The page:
Recirculation cavitation (also called rotating stall or separation) is a term used to describe the formation of vapor-filled pockets. This type of cavitation is less well known and understood than classical cavitation, though it is probably more common. It is most often caused by suction recirculation (as shown at Point 'Z' in Fig. 2).

As the pump is operated back on its curve, eddy currents begin to form in the eye of the impeller. There is no reduction in mass flow through the pump at a given point on this curve. This means that the velocity through the impeller fluid channels must have increased. That is, the eddy currents at the eye have effectively reduced the flow channel size, thereby increasing liquid velocity for the fixed flowrate.

When the velocity increases, the pressure drop due to friction must also increase. If the drop is large enough to cause the pressure to fall below the liquid's vapor pressure, the pump will develop classical cavitation because of the initiating action of recirculation cavitation.

Another cause of recirculation is that as the fluid flows over an impeller vane, the pressure near the surface is lowered, and the flow tends to separate (Fig. 3).

This separated region occurs when the incidence angle--the difference between flow angle and pump impeller vane inlet angle--increases above a specific critical value. The stalled area eventually washes out but is reformed as rotation continues. The area contains a vapor surrounded by a turbulent flowing liquid at a higher pressure than the vapor pressure. This separated region will then fill with liquid from the downstream end. The vapor pocket collapses, which causes damage to the surface of the impeller vane. This may occur up to 200 to 300 times per sec.

Note that this damage will be on the opposite side of the vane as that which occurred with classical cavitation (Fig. 4). This continuous recycling results in noise, vibration and pressure pulsations. These results imitate classical cavitation, and thus recirculation is often incorrectly diagnosed as such.

Because of a cautionary note in API 610, 'Centrifugal Pumps for Petroleum, Heavy Duty Chemical, and Gas Industry Services,' it is widely believed that only high-energy pumps are affected by recirculation cavitation. However, an impeller constructed of cast iron or bronze can erode badly at much lower energy levels.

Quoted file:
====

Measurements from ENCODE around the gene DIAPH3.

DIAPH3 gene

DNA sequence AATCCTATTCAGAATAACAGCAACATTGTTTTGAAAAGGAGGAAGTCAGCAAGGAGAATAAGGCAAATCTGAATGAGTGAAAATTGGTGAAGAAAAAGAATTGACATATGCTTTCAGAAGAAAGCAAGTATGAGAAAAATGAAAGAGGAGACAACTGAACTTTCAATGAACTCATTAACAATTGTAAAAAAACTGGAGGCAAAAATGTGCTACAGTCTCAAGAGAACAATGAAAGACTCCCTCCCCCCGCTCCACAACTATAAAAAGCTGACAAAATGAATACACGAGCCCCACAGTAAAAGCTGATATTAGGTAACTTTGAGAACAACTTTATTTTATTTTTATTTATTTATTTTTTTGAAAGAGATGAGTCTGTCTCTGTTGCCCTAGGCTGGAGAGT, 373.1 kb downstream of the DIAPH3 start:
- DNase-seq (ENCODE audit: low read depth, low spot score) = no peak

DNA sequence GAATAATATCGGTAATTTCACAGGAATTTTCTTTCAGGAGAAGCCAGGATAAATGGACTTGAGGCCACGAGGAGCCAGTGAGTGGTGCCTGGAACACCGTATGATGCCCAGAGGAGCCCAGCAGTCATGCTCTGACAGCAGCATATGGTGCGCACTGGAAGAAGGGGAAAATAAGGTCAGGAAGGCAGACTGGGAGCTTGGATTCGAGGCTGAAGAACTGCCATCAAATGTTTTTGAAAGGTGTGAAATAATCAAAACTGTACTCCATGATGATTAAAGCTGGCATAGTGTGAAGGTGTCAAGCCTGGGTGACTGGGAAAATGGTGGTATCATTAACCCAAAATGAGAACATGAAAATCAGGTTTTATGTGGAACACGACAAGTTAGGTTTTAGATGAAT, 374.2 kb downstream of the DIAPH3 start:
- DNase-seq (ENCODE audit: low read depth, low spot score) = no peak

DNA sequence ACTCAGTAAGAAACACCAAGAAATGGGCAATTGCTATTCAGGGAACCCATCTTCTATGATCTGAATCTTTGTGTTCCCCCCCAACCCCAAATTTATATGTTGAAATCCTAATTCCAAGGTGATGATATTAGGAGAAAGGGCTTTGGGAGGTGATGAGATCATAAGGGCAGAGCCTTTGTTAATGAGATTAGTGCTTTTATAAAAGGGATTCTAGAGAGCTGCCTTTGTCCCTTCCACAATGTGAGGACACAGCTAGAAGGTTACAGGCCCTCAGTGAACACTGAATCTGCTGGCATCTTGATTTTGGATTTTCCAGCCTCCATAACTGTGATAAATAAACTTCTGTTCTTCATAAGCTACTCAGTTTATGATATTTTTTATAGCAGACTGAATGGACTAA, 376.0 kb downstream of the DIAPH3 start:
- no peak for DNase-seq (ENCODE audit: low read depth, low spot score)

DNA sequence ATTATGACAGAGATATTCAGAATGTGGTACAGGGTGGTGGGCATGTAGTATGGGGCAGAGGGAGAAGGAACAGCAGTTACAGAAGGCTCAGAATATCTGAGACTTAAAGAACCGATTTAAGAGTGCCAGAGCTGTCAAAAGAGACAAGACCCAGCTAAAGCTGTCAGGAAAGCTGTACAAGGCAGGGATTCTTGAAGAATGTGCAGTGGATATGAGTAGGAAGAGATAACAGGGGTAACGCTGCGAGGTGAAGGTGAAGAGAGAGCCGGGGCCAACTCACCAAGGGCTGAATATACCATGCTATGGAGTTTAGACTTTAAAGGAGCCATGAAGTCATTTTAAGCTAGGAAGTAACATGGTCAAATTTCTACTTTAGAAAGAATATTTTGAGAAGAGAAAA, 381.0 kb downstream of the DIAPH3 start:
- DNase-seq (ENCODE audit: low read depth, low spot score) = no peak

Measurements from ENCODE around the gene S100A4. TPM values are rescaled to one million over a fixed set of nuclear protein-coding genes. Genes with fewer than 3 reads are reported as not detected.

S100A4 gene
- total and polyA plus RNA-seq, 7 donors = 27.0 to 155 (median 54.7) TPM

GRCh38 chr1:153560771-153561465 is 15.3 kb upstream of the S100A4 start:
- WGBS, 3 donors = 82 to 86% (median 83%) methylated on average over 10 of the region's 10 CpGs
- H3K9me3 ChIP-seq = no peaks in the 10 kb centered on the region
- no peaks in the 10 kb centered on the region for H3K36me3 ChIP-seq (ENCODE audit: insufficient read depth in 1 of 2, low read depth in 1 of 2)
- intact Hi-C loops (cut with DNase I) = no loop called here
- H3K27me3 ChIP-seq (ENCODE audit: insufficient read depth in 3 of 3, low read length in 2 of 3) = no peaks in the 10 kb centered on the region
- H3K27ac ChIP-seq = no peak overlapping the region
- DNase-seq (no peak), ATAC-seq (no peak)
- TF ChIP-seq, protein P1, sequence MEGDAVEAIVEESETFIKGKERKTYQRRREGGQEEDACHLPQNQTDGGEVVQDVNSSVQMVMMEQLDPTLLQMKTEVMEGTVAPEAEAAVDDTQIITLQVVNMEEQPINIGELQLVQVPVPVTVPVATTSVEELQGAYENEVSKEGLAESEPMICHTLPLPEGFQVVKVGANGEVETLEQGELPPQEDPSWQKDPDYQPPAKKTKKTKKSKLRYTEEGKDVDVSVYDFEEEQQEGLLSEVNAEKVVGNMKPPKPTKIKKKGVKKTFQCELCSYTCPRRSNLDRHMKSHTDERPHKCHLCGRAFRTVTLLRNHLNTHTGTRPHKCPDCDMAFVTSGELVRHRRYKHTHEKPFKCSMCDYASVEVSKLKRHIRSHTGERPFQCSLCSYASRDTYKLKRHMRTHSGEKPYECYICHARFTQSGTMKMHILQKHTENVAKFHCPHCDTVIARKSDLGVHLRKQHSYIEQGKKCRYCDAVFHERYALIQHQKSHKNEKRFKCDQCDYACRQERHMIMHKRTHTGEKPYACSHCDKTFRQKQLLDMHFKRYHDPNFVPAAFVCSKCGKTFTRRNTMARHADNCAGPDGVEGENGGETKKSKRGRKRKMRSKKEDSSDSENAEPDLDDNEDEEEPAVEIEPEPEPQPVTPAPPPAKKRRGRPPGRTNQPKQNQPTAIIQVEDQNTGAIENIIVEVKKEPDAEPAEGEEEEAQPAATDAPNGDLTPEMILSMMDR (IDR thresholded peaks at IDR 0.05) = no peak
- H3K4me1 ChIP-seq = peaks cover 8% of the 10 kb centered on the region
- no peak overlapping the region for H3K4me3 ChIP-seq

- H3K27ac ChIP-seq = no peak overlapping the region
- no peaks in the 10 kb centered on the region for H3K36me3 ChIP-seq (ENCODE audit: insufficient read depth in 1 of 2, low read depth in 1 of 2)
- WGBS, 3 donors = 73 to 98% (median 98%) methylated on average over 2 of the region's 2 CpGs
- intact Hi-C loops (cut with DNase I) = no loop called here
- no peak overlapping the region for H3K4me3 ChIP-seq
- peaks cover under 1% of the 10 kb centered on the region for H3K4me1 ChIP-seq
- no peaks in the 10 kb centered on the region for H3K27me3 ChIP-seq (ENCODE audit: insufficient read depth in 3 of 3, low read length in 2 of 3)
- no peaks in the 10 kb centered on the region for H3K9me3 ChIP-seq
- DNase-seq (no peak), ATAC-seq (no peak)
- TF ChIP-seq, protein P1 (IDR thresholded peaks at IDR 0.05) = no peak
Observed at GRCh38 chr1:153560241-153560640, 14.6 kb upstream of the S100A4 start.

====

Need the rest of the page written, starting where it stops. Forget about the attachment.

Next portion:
As the flow at the eye of the impeller doubles back on itself, severe vortexing will take place. These vortices can even pass through the impeller liquid channels to initiate discharge recirculation, as shown in Fig. 2 at Point 'Y.' The further the pump operates from its best efficiency point (BEP), the greater the amount of vortexing.

Most pumps operate in either continuous or intermittent suction or discharge recirculation, especially those designed with high suction-specific speeds (above about 11,000). (Suction-specific speed is an index number calculated from a pump's rotational speed and its capacity and head at BEP.) Impeller internal circulation usually shows up as cavitation noise and erosion damage.

This damage is influenced by impeller inlet tip speed, the degree to which recirculation is taking place, NPSH margin, characteristics of the pumped fluid, pump energy level and materials of construction--all factors that cannot be readily calculated.

Designing the pump for lower suction-specific speeds and limiting the range of operation to flow capacities above the point of recirculation can help end users avoid many of these problems.

Raising the suction head can result in some improvement with recirculation-induced cavitation and increase the likelihood of confusing it with classical cavitation. But it is important to accurately diagnose it because its end results can be more destructive than those of classical cavitation. Recirculation cavitation is also more common than may be expected.

Excessive wear-ring clearances can impact the tendency for formation of both classical and recirculation cavitation. As the increased leakage at Point 'Z' of Fig. 2 disturbs the flow pattern into the eye, the tendency for pockets and bubbles to form is increased. A doubling of the wear-ring clearances can raise the NPSHr of a given impeller pattern by as much as 40% to 45%, which will help to suppress these tendencies.


As both types of cavitation generate noise and vibration, about the only way to distinguish between them is by a careful inspection of the damaged impeller. The following two simple statements and Fig. 2 can be used to guide the inspection.

1. Classical cavitation. Damage is located on the non-visible or underside of the vane. It starts near the leading edge and can extend up to approximately two-thirds of the vane length before the pressure implodes the bubbles. Either feeling or looking at the underside of the vane with a mirror is necessary to evaluate the damage.

2. Suction recirculation. Damage is on the visible or the pressure side of the vane's leading edge (Figs. 2, 3 and 4). If tip recirculation has occurred, damage will be on the visible or pressure side of the vane near shroud walls (Point 'Y' of Fig. 2).